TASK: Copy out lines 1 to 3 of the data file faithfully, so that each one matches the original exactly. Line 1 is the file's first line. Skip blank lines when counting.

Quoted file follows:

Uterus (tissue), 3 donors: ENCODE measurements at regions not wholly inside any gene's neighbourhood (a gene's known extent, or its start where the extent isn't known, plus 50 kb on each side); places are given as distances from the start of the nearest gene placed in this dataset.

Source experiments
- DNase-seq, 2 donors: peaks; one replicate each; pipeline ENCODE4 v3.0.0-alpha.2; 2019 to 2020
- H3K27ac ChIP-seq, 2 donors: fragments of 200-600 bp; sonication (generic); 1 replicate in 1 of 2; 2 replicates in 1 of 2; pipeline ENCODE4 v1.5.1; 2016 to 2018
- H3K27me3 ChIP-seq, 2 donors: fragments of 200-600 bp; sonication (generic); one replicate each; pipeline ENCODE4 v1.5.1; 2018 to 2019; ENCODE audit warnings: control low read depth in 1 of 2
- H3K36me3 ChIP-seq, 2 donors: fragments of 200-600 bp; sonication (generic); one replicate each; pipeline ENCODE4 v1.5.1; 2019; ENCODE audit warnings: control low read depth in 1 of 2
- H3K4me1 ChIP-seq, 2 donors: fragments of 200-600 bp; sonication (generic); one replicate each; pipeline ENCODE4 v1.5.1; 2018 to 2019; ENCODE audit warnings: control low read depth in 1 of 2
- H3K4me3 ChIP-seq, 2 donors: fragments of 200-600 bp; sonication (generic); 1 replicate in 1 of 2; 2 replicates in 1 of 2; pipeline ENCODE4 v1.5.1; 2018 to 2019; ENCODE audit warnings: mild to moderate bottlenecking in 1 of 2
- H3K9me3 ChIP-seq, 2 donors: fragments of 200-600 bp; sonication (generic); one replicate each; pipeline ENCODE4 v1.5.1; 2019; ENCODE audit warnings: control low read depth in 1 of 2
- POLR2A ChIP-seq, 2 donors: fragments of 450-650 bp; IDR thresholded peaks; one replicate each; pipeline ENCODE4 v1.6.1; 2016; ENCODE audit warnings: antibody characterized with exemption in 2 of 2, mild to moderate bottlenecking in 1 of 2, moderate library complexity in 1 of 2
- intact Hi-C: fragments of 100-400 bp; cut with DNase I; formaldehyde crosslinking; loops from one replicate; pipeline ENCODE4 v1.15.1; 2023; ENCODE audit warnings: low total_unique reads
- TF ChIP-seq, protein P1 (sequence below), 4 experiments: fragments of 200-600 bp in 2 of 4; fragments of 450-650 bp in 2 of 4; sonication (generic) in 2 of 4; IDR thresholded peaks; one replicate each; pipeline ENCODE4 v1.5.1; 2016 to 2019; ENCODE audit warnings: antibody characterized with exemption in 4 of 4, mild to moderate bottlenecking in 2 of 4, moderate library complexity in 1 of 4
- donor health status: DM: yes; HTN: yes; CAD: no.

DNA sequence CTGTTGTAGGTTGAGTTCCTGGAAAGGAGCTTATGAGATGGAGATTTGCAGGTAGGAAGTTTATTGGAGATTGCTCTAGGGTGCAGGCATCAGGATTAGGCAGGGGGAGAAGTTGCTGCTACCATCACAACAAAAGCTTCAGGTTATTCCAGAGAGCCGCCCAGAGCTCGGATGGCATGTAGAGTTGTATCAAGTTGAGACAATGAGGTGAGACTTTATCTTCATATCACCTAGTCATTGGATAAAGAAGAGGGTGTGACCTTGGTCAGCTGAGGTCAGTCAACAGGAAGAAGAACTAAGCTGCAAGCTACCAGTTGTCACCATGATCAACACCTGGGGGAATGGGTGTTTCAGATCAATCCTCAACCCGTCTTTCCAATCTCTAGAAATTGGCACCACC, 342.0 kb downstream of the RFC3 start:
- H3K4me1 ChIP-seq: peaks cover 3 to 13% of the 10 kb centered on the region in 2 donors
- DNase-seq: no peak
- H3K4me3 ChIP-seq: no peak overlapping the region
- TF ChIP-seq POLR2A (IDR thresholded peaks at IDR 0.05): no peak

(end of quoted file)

Uterus (tissue), 3 donors: ENCODE measurements at regions not wholly inside any gene's neighbourhood (a gene's known extent, or its start where the extent isn't known, plus 50 kb on each side); places are given as distances from the start of the nearest gene placed in this dataset.

Source experiments
- DNase-seq, 2 donors: peaks; one replicate each; pipeline ENCODE4 v3.0.0-alpha.2; 2019 to 2020